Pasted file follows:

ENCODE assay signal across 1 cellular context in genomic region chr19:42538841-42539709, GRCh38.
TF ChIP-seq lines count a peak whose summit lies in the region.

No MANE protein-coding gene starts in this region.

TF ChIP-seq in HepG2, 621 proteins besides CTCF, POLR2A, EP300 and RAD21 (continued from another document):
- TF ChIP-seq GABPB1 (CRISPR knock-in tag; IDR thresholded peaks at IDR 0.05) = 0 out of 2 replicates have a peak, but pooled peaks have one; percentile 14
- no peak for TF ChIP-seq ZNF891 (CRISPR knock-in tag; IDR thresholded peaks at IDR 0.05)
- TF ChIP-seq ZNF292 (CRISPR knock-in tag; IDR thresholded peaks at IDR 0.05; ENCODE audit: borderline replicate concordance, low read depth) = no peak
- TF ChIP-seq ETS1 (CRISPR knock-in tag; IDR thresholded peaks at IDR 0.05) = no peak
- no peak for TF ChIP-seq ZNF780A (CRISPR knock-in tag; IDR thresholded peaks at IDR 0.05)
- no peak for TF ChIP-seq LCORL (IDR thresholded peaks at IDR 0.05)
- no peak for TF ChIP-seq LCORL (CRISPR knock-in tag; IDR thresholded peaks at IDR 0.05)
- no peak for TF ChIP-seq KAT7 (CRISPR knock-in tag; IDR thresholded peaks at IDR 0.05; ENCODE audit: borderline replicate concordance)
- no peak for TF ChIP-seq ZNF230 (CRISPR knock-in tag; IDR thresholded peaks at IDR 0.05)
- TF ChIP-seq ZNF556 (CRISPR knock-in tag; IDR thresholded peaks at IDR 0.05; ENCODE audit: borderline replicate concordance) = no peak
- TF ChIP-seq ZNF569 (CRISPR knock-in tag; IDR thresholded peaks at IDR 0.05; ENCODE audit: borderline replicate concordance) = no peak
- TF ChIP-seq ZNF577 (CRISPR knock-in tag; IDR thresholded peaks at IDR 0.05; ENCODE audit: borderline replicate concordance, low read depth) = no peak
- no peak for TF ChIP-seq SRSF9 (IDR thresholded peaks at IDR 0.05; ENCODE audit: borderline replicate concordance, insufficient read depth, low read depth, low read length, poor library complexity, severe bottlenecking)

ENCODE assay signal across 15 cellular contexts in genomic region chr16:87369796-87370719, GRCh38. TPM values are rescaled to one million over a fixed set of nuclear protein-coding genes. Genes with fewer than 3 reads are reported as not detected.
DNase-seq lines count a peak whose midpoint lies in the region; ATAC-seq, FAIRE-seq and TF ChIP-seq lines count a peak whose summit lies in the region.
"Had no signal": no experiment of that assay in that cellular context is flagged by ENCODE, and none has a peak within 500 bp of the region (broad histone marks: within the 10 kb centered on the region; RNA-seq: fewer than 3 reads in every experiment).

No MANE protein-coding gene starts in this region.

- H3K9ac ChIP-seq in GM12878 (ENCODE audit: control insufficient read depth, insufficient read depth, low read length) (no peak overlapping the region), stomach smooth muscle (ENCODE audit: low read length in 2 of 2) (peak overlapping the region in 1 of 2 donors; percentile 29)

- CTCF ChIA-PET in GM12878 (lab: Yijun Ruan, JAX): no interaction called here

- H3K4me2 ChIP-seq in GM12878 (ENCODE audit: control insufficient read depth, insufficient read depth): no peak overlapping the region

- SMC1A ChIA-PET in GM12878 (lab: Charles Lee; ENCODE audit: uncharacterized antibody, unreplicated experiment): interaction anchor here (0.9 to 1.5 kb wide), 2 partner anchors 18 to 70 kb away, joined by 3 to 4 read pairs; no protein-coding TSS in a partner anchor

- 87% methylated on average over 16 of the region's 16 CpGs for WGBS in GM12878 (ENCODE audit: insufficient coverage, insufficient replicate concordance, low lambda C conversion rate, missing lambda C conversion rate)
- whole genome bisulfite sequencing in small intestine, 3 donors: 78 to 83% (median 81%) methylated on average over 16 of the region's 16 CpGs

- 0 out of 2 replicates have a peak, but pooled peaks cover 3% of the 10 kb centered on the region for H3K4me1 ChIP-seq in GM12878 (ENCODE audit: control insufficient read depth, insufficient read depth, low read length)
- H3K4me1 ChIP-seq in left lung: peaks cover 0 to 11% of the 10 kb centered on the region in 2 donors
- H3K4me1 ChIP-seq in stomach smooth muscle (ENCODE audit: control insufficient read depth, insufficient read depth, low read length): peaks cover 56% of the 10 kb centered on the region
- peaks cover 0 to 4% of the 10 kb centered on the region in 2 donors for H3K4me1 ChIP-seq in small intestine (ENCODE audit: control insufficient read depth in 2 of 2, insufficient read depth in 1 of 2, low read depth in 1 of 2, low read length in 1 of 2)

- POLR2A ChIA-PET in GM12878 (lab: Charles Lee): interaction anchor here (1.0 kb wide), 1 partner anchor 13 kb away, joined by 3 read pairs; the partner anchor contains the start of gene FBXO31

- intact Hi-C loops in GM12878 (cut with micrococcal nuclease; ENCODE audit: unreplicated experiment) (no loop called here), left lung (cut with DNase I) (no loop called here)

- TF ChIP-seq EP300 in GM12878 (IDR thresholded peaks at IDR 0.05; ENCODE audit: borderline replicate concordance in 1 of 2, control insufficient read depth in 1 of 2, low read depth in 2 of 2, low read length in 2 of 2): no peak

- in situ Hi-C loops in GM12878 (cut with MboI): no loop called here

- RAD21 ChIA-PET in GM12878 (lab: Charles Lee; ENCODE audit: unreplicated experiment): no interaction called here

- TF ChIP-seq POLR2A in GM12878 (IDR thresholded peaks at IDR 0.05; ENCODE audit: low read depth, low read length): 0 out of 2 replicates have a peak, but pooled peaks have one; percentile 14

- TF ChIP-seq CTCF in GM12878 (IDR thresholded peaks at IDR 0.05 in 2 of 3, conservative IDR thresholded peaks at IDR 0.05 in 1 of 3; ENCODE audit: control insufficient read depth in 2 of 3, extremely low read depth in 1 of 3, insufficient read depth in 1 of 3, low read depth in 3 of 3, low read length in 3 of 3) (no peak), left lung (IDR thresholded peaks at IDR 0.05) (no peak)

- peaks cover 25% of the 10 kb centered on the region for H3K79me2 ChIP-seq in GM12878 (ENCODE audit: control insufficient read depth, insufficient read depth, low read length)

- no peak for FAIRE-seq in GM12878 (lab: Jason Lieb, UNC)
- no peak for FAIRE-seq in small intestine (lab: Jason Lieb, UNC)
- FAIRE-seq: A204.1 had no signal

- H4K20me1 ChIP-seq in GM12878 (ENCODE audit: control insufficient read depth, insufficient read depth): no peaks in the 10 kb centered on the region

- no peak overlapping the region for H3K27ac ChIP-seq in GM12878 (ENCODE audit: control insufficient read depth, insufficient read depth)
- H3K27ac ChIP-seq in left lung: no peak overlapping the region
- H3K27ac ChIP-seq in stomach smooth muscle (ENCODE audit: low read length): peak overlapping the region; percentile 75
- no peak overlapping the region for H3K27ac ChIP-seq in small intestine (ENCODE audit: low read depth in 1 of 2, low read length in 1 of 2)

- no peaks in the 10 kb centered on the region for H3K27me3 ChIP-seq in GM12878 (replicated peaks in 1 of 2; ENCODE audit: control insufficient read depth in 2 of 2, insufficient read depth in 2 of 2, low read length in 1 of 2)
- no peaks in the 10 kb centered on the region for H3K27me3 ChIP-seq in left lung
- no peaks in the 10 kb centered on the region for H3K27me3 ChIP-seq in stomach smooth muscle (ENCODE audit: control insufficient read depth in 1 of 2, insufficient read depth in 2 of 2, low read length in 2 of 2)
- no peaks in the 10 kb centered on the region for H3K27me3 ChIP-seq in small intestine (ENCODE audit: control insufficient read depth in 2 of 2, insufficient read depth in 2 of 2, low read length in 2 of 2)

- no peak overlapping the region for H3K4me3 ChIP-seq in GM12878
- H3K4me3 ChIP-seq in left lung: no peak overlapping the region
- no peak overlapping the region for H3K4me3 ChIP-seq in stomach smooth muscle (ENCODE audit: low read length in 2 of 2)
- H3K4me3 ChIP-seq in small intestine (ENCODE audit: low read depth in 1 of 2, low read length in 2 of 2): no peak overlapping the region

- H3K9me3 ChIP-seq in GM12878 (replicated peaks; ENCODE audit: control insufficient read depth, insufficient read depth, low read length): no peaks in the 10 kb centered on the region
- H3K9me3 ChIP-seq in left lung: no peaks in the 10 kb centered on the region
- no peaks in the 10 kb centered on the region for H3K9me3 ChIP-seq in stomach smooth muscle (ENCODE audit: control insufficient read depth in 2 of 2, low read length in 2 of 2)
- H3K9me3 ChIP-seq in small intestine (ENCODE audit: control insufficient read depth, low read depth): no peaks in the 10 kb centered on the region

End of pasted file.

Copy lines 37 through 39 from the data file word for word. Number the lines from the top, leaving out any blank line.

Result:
- TF ChIP-seq POLR2A in GM12878 (IDR thresholded peaks at IDR 0.05; ENCODE audit: low read depth, low read length): 0 out of 2 replicates have a peak, but pooled peaks have one; percentile 14

- TF ChIP-seq CTCF in GM12878 (IDR thresholded peaks at IDR 0.05 in 2 of 3, conservative IDR thresholded peaks at IDR 0.05 in 1 of 3; ENCODE audit: control insufficient read depth in 2 of 3, extremely low read depth in 1 of 3, insufficient read depth in 1 of 3, low read depth in 3 of 3, low read length in 3 of 3) (no peak), left lung (IDR thresholded peaks at IDR 0.05) (no peak)

- peaks cover 25% of the 10 kb centered on the region for H3K79me2 ChIP-seq in GM12878 (ENCODE audit: control insufficient read depth, insufficient read depth, low read length)